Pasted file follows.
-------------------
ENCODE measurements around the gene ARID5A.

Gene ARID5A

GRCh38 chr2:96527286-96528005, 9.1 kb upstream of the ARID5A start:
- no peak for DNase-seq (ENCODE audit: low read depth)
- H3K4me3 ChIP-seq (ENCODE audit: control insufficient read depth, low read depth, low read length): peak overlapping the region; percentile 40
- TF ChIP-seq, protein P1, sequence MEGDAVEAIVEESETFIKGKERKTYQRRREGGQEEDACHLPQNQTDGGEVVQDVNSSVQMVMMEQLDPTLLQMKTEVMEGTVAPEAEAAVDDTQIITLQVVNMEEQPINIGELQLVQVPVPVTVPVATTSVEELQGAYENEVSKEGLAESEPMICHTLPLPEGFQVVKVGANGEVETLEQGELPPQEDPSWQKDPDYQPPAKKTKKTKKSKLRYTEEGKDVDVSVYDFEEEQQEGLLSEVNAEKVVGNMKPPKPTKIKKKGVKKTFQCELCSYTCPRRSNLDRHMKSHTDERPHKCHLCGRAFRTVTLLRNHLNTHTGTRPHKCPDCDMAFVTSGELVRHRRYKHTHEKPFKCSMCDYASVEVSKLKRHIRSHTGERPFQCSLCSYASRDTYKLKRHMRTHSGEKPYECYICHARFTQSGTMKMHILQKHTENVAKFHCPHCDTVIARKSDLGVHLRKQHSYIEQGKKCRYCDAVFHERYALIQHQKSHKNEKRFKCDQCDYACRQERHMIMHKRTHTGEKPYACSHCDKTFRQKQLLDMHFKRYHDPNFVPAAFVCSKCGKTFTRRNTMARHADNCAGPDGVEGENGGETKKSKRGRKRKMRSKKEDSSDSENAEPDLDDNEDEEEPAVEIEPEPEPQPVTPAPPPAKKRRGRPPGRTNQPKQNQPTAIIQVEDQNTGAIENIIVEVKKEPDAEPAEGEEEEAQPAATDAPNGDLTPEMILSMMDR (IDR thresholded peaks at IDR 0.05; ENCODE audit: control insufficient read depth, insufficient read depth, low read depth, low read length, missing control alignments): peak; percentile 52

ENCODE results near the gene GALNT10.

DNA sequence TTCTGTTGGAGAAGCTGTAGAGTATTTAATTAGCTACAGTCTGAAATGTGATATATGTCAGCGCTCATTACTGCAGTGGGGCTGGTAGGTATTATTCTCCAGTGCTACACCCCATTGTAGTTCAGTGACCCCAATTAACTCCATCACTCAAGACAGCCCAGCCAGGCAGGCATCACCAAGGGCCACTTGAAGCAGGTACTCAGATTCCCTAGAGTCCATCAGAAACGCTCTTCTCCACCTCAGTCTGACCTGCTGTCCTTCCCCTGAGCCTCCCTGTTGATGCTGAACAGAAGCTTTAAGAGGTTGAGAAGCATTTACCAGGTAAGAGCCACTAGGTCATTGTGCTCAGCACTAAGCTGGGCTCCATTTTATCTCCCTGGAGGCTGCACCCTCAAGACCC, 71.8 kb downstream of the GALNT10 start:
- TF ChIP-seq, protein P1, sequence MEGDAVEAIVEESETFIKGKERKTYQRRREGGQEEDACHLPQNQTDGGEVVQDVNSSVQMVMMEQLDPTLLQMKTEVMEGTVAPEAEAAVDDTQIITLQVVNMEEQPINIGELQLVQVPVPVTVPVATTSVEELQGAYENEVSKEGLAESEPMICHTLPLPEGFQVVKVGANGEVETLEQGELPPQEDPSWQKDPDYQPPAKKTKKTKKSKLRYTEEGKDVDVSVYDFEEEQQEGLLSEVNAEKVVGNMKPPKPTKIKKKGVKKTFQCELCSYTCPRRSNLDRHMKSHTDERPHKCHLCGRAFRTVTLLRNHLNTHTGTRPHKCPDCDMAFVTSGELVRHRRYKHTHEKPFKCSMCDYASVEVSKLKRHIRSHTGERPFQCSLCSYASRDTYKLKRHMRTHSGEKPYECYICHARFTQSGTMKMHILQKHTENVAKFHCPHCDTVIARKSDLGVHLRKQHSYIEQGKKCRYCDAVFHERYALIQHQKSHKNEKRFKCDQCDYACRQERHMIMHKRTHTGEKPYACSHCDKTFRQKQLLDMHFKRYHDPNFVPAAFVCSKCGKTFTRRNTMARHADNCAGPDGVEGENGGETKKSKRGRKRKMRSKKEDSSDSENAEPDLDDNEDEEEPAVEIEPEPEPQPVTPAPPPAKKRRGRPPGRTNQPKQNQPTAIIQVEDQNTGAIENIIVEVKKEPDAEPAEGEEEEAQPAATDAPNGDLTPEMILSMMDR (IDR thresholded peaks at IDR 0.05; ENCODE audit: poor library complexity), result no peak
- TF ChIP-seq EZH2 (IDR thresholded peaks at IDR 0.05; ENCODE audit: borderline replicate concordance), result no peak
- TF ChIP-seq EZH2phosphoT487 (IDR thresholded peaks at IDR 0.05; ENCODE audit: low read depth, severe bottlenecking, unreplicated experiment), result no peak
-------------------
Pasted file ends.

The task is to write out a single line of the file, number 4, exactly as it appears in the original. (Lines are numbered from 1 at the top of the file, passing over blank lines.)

- no peak for DNase-seq (ENCODE audit: low read depth)